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ADVENTURE: In love with the Wild Frontier

In previous Log Book entries, we've looked at the why behind the what and the how. Like we've previously said: "each session has a purpose" and "commitment and consistency are key". But sometimes, it's the exact opposite that is needed. Sometimes, the answer to "why?" should just be "why not?". Lewis Clark is a former chef turned fireman. His past life drive and passion to be a fast, medal-winning cyclist transformed into an ad hoc thirst for adventure, usually in the form of spectacular feats of endurance. He is currently gearing up for his first run at GBDURO, one of the most coveted fixtures on the alt racing scene. Read about the place of sport in Lewis' life, how he has approached something that would have most people shiver in their boots, and why a laissez-faire attitude can sometimes be the best way forward.


Lewis has always cycled. The sport has been a staple in his life and he has long looked up to the greats in the same way any of us would have done. He still does. However, a few years ago, his desire to follow in their footsteps faded. The road and its shimmers lost their appeal and so Lewis took to nature and the alternative scene.


"I've been doing offroad touring and bike-packing for a few years now. I absolutely love it," he said. "No two days are the same, you always get something new. It always gets challenging and so you get to put yourself out of your comfort zone, and sometimes some pretty dark places, but ultimately it's all just great fun."


Between impromptu camping trips and family adventures with his wife and pals, Lewis recently took on the Dales Divide - a 600km route from the west to the east coast of England through the Dales and North Yorkshire Moors, and back again. Inspired by Mike Hall, who sadly died during the inaugural Indian Pacific Wheel Race across Australia in 2017, the event stands on his ethos of community and encouragement for all riders.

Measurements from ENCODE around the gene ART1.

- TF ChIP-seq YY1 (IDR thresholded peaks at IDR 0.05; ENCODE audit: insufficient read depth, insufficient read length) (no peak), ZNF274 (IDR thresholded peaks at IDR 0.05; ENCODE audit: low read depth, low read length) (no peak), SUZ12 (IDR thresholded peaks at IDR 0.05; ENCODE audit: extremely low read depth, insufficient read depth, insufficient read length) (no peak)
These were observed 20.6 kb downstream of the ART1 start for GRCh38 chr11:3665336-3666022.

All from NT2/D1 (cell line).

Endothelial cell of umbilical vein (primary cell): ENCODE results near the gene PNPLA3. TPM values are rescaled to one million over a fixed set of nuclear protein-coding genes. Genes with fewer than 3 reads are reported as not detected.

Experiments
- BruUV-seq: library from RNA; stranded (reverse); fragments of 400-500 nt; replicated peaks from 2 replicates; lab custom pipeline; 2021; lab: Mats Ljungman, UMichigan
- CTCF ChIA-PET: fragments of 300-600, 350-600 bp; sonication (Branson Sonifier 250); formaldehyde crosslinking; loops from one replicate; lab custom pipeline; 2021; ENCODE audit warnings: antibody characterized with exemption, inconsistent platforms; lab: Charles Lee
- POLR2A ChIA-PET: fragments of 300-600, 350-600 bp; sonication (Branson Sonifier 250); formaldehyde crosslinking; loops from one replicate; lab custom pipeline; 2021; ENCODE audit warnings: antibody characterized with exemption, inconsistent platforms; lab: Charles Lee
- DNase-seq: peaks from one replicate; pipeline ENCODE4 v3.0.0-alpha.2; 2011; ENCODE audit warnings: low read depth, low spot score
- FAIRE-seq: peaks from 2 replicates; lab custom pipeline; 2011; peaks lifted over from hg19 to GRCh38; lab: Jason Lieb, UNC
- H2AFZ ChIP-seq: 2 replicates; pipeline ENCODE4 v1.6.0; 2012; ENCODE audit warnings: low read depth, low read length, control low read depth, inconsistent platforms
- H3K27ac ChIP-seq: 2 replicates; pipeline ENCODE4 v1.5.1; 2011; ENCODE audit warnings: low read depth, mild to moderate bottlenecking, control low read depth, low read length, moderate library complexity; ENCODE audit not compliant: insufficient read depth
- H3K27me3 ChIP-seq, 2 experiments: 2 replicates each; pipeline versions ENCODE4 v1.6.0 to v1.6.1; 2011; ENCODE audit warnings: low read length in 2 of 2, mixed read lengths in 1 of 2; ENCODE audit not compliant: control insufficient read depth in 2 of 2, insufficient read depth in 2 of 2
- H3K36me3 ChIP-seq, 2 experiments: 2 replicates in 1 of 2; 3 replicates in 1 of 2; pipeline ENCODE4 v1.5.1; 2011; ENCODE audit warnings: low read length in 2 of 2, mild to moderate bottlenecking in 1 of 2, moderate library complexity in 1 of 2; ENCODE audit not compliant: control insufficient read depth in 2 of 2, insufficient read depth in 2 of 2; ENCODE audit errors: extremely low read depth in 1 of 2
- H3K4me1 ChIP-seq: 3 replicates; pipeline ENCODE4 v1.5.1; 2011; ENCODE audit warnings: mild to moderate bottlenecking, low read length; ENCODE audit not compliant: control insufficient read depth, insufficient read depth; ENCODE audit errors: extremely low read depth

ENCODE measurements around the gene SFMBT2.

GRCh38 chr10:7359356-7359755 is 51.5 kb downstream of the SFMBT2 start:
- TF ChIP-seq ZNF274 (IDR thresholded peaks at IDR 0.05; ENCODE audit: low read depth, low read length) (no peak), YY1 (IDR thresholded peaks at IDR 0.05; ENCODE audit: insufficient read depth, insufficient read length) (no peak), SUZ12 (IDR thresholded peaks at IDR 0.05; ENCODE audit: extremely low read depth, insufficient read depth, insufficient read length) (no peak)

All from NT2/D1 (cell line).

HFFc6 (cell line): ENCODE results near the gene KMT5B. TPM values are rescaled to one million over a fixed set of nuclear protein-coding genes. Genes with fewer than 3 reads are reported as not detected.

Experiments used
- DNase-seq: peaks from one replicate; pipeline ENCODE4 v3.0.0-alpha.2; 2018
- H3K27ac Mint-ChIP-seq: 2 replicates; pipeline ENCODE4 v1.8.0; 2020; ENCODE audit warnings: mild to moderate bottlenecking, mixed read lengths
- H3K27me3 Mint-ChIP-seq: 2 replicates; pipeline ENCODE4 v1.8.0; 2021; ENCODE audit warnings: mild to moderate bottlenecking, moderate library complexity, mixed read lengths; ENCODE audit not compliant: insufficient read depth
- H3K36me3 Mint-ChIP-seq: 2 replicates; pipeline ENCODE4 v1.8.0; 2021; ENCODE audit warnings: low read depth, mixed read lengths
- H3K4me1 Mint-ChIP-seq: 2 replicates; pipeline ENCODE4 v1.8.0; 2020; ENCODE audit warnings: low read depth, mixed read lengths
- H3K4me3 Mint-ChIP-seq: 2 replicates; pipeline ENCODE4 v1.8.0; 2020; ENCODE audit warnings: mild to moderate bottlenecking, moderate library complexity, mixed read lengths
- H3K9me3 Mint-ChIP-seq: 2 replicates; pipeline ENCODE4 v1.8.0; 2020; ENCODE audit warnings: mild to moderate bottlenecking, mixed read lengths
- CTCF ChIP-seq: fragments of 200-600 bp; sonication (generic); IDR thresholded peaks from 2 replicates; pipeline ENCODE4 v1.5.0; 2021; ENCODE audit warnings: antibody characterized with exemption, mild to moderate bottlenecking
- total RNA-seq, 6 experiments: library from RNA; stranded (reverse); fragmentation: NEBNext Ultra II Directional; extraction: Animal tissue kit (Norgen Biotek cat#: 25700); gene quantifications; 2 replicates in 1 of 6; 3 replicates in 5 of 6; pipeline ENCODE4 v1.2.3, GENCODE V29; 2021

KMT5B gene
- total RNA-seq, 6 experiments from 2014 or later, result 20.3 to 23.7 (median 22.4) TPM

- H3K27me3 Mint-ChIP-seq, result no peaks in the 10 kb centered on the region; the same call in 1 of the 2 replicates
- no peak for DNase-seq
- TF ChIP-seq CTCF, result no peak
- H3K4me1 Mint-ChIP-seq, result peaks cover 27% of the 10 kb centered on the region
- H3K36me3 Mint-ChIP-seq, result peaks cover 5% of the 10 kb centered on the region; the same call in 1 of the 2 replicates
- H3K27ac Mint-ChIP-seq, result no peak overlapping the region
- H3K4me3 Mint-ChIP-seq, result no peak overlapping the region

Unfortunately, bad weather and time got the better of Lewis on that occasion, but the experience only spurred him on. He now has his eyes set on an even bigger catch.


GBDUro


GBDURO is a monumental 2,000km self-supported enduro organised by The Racing Collective. Consisting of 4 timed stages of around 500km each, the route runs on single track, gravel paths, roads from Land's End to John O'Groats. In short, GBDURO is a celebration of the history and nature of the British Isles in which participants cross Britain from its most southern point to its most northern point. As a #noflyride, participants must get to and from the start and finish of the race without flying. This echoes the Collective's wider ambitions of 'leaving no trace'. Hard to imagine being more in touch with the Wild Frontier than this.


The inaugural edition of GBDURO in 2019 was an immediate success as Australia's Lachlan Morton of recent 'alt Tour de France' fame took a convincing win. He covered the route in a whopping 111 hours and 44 minutes. His team, EF Education, did a fantastic video about it. Check it out to get an idea of the route.


Lewis actually caught Lachlan about 4km from his house in Scotland and rode with for as long as he could keep up with him. "It was amazing! This lad had been riding since 3am that morning after already coming all the way from Land's End and I still couldn't keep up with him. He was still dropping me on every single little incline, it was really cool!", he recounts.